Lipid Bilayer Phase Behavior

Lipid Bilayer Phase Behavior

One of the most important properties of a lipid bilayer is the relative mobility (fluidity) of the individual lipid molecules and how this mobility changes with temperature. This response is known as the phase behavior of the bilayer. Broadly, at a given temperature a lipid bilayer can exist in either a liquid or a solid phase. The solid phase is commonly referred to as a “gel” phase. All lipids have a characteristic temperature at which they undergo a transition (melt) from the gel to liquid phase. In both phases the lipid molecules are constrained to the two dimensional plane of the membrane, but in liquid phase bilayers the molecules diffuse freely within this plane. Thus, in a liquid bilayer a given lipid will rapidly exchange locations with its neighbor millions of times a second and will, through the process of a random walk, migrate over long distances.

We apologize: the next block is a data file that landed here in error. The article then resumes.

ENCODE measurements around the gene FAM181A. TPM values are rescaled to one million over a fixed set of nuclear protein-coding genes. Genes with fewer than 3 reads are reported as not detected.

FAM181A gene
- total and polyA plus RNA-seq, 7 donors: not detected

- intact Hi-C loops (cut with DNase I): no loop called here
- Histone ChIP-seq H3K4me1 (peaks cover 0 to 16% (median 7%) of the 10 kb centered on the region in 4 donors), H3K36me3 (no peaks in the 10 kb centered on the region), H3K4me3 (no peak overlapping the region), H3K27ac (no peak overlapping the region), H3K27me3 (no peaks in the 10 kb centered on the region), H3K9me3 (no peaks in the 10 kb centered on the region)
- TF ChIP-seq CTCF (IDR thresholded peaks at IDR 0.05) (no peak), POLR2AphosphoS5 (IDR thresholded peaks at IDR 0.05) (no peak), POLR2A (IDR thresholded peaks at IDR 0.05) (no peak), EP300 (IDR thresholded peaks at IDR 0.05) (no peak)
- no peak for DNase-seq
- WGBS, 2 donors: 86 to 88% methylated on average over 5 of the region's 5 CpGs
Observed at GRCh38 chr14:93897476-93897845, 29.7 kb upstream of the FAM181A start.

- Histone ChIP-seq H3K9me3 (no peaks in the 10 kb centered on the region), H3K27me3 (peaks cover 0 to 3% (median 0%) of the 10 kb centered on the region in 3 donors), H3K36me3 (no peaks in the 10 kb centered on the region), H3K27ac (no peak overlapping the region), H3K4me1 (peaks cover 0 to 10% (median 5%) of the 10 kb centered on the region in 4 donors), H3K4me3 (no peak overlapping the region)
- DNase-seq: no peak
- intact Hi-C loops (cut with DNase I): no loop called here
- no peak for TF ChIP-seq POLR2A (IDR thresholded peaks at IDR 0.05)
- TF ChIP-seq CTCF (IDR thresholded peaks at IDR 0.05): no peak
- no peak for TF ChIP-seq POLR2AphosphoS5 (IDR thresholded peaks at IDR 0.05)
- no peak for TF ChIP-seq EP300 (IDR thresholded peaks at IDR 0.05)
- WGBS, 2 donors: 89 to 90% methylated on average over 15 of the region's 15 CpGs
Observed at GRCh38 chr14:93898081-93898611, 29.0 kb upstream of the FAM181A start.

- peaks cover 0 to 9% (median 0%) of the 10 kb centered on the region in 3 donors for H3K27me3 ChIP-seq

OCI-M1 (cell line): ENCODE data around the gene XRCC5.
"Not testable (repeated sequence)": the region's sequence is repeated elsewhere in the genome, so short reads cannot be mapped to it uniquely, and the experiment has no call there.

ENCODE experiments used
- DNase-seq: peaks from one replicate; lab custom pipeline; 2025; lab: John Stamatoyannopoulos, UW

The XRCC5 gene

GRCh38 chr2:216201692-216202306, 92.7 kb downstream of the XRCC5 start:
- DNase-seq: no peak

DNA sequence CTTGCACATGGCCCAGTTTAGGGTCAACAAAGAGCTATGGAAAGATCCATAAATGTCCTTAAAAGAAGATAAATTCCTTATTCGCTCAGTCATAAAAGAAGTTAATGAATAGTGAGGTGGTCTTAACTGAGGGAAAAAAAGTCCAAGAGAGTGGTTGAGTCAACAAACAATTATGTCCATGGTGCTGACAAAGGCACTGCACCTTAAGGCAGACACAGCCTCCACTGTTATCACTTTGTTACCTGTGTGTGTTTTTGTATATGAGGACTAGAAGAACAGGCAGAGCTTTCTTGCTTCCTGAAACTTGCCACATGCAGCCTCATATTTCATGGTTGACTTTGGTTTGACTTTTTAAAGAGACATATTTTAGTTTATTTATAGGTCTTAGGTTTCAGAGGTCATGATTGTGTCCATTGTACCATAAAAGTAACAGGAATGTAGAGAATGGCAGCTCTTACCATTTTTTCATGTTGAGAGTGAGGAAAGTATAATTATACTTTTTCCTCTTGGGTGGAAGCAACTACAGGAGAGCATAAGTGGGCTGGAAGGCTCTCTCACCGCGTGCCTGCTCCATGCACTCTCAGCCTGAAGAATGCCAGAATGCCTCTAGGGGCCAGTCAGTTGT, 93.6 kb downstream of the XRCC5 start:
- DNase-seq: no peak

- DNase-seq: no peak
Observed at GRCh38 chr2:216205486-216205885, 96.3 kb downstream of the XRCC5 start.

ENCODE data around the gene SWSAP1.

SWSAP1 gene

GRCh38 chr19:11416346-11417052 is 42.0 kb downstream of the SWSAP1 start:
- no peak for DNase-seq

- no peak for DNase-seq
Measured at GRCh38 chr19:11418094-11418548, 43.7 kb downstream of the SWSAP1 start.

Read more about Lipid Bilayer Phase Behavior:  Motion Constraints, Physical Origins, Mixed Systems, Cholesterol, See Also

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